Smurf1 Inhibits Osteoblast Differentiation and Bone Formation in Vitro and in Vivo

Ming Zhao, Mei Qiao, Stephen E. Harris, Babatunde O. Oyajobi, Gregory R. Mundy, Di Chen

Research output: Contribution to journalArticlepeer-review

179 Scopus citations


Bone morphogenetic proteins (BMPs) are required for normal postnatal bone formation and osteoblast differentiation. There is evidence from recent studies that BMP signaling in osteoblasts is controlled by an ubiquitin-proteasome regulatory mechanism involving a cascade of enzymatic reactions. The specificity of protein ubiquitination is determined by E3 ubiquitin ligases, which play a crucial role in defining substrate specificity and subsequent protein degradation by 26S proteasomes. We have examined the role of the E3 ubiquitin ligase Smad ubiquitin regulatory factor 1 (Smurf1), a member of the Hect domain family of E3 ubiquitin ligases in osteoblast function. Smurf1 has been found to interact with BMP-activated Smad1 and -5 and to mediate degradation of these Smad proteins. Recently we have found that Smurf1 mediates the protein degradation of the osteoblast-specific transcription factor Runx2/Cbfa1. To determine the role of Smurf1 in osteoblast differentiation, in the present studies we transfected a Smurf1 expression plasmid into 2T3 osteoblast precursor cells and found that Smurf1 overexpression inhibits BMP signaling and osteoblast differentiation. To further investigate the role of Smurf1 in bone formation in vivo, we generated transgenic mice in which expression of the epitope-tagged Smurf1 transgene was targeted to osteoblasts using the murine 2.3-kb osteoblast-specific type I collagen promoter. In these transgenic mice, bone formation was significantly reduced during postnatal life. Our results demonstrate for the first time that Smurf1 plays a specific role in osteoblast differentiation and bone formation in vivo.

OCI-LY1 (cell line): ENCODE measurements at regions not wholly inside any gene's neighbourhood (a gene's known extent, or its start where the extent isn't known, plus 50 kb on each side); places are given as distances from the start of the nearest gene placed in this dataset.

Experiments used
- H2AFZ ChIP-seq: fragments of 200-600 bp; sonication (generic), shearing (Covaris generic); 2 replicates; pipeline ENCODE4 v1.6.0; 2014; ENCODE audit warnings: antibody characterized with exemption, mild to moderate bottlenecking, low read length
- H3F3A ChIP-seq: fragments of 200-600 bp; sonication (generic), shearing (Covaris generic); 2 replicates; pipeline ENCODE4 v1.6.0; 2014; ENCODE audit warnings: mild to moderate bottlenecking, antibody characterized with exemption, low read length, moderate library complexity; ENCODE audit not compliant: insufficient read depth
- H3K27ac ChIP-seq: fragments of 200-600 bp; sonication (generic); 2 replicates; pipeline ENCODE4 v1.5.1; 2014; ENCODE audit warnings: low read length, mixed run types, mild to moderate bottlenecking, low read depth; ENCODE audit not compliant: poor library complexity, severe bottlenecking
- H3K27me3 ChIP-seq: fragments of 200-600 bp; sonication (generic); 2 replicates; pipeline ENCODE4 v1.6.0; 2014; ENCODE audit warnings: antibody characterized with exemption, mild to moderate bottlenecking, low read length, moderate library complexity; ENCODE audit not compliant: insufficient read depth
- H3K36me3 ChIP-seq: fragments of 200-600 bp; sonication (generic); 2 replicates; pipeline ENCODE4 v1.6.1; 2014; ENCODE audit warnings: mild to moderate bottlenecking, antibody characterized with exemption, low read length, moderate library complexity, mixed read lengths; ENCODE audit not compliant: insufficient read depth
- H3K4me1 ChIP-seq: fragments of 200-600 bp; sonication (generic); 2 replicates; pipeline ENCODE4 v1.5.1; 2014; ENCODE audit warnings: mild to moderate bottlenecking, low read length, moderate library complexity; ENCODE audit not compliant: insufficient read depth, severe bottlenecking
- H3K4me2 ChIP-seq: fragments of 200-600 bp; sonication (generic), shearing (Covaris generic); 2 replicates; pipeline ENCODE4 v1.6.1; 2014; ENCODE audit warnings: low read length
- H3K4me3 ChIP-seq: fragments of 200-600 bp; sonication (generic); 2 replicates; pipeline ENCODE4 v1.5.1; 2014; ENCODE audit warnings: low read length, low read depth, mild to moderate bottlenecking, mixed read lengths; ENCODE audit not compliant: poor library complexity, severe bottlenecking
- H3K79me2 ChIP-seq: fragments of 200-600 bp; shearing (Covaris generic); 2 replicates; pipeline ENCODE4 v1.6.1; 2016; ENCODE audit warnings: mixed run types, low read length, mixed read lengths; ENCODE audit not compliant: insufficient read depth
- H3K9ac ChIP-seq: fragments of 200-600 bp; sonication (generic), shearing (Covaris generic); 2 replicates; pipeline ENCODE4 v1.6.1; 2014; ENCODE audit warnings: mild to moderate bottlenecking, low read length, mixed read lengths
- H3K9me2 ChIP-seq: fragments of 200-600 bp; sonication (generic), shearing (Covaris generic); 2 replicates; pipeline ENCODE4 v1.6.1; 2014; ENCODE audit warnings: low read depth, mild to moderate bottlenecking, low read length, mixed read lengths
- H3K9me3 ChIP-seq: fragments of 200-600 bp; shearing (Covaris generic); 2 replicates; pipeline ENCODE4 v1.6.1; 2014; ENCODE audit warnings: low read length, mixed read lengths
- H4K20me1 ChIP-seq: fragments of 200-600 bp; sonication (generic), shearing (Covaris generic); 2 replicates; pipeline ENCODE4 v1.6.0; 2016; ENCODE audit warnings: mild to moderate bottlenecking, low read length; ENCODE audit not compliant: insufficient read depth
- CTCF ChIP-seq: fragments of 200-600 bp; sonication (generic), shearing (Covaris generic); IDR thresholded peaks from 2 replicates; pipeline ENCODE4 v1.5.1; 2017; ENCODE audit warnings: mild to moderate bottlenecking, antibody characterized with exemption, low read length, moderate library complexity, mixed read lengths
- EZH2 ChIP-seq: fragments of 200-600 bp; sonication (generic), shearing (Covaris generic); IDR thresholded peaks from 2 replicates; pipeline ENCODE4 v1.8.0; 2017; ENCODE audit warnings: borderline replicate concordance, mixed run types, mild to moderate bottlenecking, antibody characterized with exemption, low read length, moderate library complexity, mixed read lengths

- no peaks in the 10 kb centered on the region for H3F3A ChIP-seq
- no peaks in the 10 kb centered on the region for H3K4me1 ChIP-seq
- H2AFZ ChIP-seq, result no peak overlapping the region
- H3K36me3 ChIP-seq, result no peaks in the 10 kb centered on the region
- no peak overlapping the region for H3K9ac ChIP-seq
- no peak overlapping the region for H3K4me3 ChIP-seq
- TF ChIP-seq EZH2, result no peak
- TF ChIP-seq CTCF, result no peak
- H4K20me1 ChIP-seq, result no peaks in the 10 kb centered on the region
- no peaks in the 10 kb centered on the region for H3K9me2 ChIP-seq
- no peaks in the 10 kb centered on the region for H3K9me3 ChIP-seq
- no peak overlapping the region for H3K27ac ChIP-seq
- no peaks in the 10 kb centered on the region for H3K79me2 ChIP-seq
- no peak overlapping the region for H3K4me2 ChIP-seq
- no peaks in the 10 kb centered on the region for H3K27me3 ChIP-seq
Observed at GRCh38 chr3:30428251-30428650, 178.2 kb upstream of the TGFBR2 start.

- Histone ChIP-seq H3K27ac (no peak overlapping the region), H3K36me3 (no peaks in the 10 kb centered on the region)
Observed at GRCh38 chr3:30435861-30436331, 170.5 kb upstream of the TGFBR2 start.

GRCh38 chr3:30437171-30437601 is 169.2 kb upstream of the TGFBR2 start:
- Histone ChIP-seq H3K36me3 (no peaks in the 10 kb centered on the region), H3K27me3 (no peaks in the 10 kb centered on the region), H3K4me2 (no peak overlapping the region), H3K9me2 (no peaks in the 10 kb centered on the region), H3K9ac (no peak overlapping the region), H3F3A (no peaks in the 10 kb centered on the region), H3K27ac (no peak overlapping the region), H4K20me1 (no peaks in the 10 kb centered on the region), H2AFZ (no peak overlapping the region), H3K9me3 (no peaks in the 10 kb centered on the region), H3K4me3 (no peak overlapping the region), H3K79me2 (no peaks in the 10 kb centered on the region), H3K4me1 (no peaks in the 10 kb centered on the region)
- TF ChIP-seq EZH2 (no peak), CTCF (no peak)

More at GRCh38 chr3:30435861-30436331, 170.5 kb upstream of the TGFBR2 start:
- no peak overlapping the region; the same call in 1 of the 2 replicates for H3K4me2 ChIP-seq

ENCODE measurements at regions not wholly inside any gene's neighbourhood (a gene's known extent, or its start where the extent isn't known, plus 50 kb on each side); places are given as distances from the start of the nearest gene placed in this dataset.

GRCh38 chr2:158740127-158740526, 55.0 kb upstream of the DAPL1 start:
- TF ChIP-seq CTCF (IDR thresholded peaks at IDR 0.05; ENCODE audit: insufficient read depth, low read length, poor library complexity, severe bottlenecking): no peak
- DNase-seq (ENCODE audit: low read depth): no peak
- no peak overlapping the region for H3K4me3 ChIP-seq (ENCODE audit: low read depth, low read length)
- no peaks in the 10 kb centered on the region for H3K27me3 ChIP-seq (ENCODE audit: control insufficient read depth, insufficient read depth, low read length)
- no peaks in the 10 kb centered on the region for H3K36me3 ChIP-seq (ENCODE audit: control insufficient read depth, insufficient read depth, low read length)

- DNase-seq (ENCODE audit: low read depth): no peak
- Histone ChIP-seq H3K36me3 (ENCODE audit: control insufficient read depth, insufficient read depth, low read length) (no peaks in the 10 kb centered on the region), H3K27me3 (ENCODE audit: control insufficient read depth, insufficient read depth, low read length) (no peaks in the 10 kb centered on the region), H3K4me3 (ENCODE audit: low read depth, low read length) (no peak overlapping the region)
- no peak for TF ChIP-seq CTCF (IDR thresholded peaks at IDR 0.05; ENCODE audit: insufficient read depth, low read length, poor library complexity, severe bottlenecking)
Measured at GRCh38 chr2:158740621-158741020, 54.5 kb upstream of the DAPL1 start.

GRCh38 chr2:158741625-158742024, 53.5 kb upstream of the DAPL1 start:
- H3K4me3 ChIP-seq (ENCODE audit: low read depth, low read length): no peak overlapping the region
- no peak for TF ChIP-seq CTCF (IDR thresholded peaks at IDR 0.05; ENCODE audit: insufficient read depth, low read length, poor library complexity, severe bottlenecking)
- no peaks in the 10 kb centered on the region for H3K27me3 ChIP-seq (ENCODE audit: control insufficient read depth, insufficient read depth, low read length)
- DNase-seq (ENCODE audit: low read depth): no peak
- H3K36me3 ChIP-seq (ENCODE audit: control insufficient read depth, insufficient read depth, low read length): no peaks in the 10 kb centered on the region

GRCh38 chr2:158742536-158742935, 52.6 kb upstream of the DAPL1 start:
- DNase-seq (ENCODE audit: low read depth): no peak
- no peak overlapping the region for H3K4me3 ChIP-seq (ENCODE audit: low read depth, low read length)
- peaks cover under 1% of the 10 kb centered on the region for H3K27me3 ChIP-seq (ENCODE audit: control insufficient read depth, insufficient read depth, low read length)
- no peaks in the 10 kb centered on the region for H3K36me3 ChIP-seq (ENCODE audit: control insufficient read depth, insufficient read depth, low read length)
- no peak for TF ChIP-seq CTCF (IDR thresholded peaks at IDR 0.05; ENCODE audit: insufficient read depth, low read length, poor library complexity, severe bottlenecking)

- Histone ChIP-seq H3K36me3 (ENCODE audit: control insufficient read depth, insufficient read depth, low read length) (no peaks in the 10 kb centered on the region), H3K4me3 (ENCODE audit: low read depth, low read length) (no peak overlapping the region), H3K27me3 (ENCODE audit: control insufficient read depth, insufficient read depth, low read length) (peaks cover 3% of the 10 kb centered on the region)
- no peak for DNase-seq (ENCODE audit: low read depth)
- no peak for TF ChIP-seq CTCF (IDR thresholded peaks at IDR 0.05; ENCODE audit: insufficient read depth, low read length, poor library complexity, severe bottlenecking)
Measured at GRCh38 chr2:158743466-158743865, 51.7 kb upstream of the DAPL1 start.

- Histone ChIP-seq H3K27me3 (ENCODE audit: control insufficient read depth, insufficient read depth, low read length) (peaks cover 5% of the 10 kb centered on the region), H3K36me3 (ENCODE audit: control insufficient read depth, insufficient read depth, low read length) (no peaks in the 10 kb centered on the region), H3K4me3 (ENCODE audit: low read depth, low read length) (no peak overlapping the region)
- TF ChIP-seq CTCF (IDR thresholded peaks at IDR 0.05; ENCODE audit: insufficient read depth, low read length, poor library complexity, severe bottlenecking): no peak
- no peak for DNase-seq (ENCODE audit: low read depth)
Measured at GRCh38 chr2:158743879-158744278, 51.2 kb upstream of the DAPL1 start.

Original languageEnglish (US)
Pages (from-to)12854-12859
Number of pages6
JournalJournal of Biological Chemistry
Issue number13
StatePublished - Mar 26 2004
Externally publishedYes

ASJC Scopus subject areas

  • Biochemistry
  • Molecular Biology
  • Cell Biology


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